Unless you grew up playing it or you're a hardcore Zelda fan who wants to see where rupees come from, Clu Clu Land is probably not worth its relatively hefty price tag. It's a shallow experience with little replay value outside beating your high score. If you've got $4.99 (or £3.49) burning a hole in your pocket, though, Clu Clu Land is a fun arcade-style action puzzler and a look into the early days of NES game development. The unconventional controls can be frustrating, but once you get the hang of it, it's an addictive little time sink.

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User Comments (22)



maceng said:

The last 2 screenshots are the same. Lazy.

I was hoping for a 7, but that's was before the price was revealed. Agree 100% with Shapiro.



JakeShapiro said:

@maceng I'm glad you liked my review! It's my first for NL. As for the screenshots, they're pre-generated by the site, so I don't have anything to do with those.



JakeShapiro said:

@Beau_Skunk Different reviewers have different opinions. If you check out Marcel van Duyn's review of the Wii U VC version of Clu Clu Land, he gave it a 5.



sinalefa said:

I played this game first during NES Remix, and off the whole bunch this was the only one (that I don't have already) that I thought on purchasing. Very unique if hard to control, as you mention.



defrb said:

Funny game but gets dull quick, i agree with a 6. Still a nice game for short bursts.



AJSjedi said:

Is give it 1/2 out of ten . Hate this game with a passion. Controls are god awful, I'd rather play DK Jr math or stack up over this!



Kaze_Memaryu said:

The controls really are a nightmare, and the presentation is kinda confusing at times, so I'll gladly pass on it.



Pahvi said:

After rainbow-starring all CCL levels on NES Remix, I wasn't interested in the least to return to it. A lot of my time with those levels went into struggling with the controls before actually getting to the puzzle part (how to accomplish the goal fast enough). So, yeah - I hated the controls. Furthermore, it sounds like the original game mode is far less interesting than the puzzles built on it in NES Remix.



JJtheTexan said:

Yet another example of Nintendo's clueless inability to make Virtual Console a system-selling, game-changing service. When we could be getting more Game Boy, Game Boy Color, Game Boy Advance or Game Gear titles on 3DS Virtual Console, we instead get a re-re-re-release of a poor, badly dated, shallow NES game already available on Wii and Wii U. Shameful.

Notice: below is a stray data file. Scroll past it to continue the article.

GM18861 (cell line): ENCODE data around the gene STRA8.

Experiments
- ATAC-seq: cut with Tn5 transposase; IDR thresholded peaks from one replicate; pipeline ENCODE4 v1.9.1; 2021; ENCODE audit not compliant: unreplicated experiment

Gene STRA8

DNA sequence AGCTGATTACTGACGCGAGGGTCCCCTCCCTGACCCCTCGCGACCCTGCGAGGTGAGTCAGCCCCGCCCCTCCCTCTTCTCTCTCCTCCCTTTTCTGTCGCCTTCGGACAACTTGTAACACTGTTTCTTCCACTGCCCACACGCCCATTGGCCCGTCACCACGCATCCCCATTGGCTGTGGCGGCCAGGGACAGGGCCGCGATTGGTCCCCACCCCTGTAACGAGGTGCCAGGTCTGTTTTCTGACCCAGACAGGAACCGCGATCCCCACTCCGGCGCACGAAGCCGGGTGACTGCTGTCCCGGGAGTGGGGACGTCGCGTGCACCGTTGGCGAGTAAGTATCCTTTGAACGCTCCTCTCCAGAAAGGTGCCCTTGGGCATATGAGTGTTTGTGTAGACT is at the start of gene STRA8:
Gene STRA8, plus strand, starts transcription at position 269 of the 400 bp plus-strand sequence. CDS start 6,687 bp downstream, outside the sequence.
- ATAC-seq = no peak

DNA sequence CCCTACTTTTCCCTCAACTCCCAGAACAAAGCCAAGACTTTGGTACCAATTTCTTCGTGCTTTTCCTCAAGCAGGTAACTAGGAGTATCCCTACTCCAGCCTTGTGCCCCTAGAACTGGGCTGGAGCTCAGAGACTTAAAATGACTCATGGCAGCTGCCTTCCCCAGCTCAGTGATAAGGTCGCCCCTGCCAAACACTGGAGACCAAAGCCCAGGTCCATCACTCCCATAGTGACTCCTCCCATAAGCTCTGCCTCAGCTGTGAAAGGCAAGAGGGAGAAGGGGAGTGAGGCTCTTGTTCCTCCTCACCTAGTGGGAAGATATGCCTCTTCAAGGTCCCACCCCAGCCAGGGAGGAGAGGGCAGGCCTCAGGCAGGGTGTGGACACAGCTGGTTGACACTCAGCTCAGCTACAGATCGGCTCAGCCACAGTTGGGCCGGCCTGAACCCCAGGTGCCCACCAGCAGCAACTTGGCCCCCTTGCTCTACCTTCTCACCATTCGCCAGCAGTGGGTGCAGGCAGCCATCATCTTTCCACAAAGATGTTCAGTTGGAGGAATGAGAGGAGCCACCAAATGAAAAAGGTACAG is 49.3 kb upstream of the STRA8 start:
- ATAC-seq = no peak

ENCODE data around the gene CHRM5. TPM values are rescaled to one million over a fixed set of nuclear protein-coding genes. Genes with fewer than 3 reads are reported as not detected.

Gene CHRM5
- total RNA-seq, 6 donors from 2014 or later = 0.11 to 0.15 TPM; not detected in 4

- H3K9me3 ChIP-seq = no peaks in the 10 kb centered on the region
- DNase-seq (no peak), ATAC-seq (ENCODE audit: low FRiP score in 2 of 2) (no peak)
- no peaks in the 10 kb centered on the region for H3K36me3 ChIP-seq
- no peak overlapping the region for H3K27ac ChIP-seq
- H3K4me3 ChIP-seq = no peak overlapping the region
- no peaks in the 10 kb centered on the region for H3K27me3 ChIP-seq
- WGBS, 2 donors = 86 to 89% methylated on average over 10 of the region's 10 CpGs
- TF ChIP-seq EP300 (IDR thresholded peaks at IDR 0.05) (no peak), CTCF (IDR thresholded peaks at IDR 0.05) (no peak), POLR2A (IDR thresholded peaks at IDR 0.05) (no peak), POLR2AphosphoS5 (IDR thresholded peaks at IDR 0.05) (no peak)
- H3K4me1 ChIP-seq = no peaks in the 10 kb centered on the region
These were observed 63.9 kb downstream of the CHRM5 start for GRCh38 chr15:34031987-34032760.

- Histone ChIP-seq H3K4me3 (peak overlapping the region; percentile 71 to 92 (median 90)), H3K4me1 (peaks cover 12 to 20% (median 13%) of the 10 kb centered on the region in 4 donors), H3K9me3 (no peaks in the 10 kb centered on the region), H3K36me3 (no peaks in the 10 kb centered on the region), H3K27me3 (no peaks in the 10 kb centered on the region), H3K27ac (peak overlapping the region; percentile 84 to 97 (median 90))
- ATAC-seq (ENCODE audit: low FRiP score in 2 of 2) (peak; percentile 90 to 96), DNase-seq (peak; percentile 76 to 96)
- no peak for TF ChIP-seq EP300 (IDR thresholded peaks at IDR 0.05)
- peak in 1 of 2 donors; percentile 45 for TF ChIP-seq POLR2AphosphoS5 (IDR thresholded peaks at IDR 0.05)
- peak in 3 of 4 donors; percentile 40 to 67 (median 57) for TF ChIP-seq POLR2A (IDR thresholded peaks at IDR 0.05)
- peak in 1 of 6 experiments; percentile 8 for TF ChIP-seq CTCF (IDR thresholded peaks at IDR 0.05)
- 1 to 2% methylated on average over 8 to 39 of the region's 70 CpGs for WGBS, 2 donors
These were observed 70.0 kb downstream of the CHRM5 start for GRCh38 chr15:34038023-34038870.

Mr-X9000 said:

3.9 out of ten horrible horrible controls completely ruin what could have been a nice little game



Obito_Sigma said:

For anyone curious, this game is actually fun. It's just that it should be the cheapest Virtual Console game out there. It's worth playing, for for $1 max. Mario Bros and Donkey Kong are still better choices even if they should be really cheap, but Clu Clu Land is one of those games that you play for about a half an hour, and then play with it whenever you get bored.



SurferClock said:

I've still got it on my GameCube Animal Crossing...it's a curiosity, but little more than that.



Beau_Skunk said:

I understand that, I just think it's baffling those good games got "horrible" reviews/scores, while this one got higher, and more praise.
I loved Dr. Mario & Balloon Fight, so it's kinda disapointing is all. With all the bad reviews they give old games, it's amazing some like the DK games, and Pac Man still get good reviews on this site. (I love those games, but I don't see how they could get higher then a classic "Dr. Mario")

I won't say this is a "horrible" game, it's decent, but "Clu Clu Land D" (included in Animal Crossing, a Famicom Disk System remake of the game) was actually better, and had a better difficulty curve. This one gets to hard to quickly, making it difficult to progress very far in the game. The remake was better.



Agent721 said:

I still haven't beaten NES remix version of this. I'll check that out first...this is one of those early NES games I never got to try out as a kid.



Deathgaze said:

What's with all the unfair scores of NES games here? Is no writer older than 20 and able to put themselves in the shoes of a gamer in the 80s and very early 90s? This game is great.